De Wint is widely known for his expansive vistas of flat landscape
executed with a confident breadth of handling
Long revered as Monet’s most exquisite series, the Haystack paintings are remarkable for the range of light and weather conditions portrayed. In Haystacks, midday the edges of the stacks shimmer in the heat, and sunlight appears to radiate from the structures themselves. Elsewhere, in the snow scenes, the forms seem to absorb light. The practical nature of the stacks – a means of storing the harvest – receives less attention. When the sheaves of wheat or oats were cut, the cereal stacks were thatched with straw and left to stand until spring, and the arrival of the threshing machines that moved between villages. For a country still smarting from the effects of the Franco–Prussian war – and in a period when France seemed to be rapidly overtaken by industrialised Britain, Germany, the United States or even Russia – Monet’s choice of motif, like the series of poplar paintings that followed, was reassuringly French. The haystacks resonate with notions of rural productivity and the relative harmony of country life.
Monet spent extended periods travelling and painting picturesque locations in and around France in the late 1870s to the 1890s – from Vétheuil on the Seine to the coasts of Normandy and Brittany, then London, Venice, Norway and the Mediterranean. Between late 1888 and February 1891 he painted at least thirty canvases of haystacks, of which fifteen were shown in May 1891 at Durand-Ruel’s gallery.1This exhibition built on Monet’s growing success: despite comparatively high prices, most of the Haystacks sold, many of them to American collections where they remain. In October 1890 he could afford to buy the house at Giverny that he had rented since 1883. Ten years later, Monet bought an adjoining field and, from the early 1900s, extended his famous garden with its bridges and ponds of waterlilies (fig. 22, p. 43).
Pissarro wrote that Monet’s haystacks ‘breathed’ happiness, but at times the series caused the artist much anxiety.2 In October 1890 he complained about the difficulty of his work, especially his frustration at the time it took to capture instantaneous effects of light.3Haystacks, midday is certainly the result of a ‘long and continued effort’ with its layered paint and compositional changes indicating successive reworking in the field and in the studio. Monet gradually incorporated more and more colour – red–orange at the top of the stack, pink that flecks the stubblefield, touches of orange in the sky, shimmering yellow outlining the trees – until the whole surface of the canvas vibrates in the haze of the midday heat. His sensitivity to rapidly changing light, developed during three decades painting en plein air, as well as the initial haystack paintings made in the previous eighteen months, meant that he was able to extend the series under a greater range of conditions. Clearly it was the changing effects of light, an atmospheric enveloppe around the forms, rather than the stacks themselves, that fascinated the artist. There is a small piece of grass imbedded in the lower right edge of the canvas – perhaps it serves as a reminder of the practical function of haystacks.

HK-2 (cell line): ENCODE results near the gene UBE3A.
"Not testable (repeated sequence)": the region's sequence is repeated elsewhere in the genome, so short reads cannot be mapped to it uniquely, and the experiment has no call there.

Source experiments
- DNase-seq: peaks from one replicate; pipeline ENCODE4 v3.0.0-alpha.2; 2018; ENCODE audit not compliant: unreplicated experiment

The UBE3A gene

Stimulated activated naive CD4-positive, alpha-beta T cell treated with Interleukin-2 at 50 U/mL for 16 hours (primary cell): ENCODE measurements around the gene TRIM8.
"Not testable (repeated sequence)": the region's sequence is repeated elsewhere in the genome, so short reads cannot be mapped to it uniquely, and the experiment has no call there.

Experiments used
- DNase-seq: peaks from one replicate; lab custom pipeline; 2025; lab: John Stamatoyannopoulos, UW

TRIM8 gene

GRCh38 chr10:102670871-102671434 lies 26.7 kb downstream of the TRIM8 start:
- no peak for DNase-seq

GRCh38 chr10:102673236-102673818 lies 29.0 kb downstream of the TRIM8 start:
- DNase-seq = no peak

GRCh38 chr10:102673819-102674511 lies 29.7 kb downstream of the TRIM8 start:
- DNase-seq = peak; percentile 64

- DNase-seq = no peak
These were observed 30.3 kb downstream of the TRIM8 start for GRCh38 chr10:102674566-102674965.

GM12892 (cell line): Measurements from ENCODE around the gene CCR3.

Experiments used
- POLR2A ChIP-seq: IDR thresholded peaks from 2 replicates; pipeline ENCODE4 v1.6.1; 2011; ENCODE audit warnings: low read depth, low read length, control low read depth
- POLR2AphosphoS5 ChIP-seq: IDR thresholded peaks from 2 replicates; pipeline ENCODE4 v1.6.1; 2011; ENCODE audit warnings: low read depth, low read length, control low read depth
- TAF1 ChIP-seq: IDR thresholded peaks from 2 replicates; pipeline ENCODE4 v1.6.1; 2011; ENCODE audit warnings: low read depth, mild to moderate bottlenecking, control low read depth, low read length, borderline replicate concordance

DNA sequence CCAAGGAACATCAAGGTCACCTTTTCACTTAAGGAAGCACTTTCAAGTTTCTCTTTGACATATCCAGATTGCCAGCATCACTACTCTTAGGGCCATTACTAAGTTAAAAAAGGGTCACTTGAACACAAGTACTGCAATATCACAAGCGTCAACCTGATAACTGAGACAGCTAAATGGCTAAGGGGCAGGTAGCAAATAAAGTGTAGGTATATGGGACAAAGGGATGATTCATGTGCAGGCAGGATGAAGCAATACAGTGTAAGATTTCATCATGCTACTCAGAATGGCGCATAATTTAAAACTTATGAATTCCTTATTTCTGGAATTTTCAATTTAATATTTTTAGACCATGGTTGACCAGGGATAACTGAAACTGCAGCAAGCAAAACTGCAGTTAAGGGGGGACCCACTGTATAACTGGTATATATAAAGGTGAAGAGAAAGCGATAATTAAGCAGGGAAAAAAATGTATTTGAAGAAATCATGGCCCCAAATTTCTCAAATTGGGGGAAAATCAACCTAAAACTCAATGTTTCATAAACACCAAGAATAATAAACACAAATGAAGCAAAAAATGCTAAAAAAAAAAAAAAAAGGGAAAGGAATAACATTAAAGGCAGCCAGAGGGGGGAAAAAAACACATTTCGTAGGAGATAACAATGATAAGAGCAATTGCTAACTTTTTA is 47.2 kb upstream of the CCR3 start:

1 Daniel Wildenstein, Monet, or, The triumph of Impressionism (catalogue raisonné), 4 vols, Cologne and Paris: Taschen and Wildenstein Institute, 1996, vol. 3, see cat. W1213–1217 for 1888–89 stacks, W1266–1273 for summer–autumn 1890 and W1274–1290 for 1890–91 winter stacks; the May 1891 exhibition comprised twenty-two works, of which fifteen were haystacks.
2 Camille Pissarro, letter to Lucien Pissarro, 5 May 1891, in Janine Bailly-Herzberg (ed.), Correspondance de Camille Pissaro, 5 vols, Paris: Presses universitaires de France, 1980–91, vol. 3, l. 658, p. 72.
3 Letter to Gustave Geffroy, 7 October 1890, no. 1076, Wildenstein, vol. III, p. 258.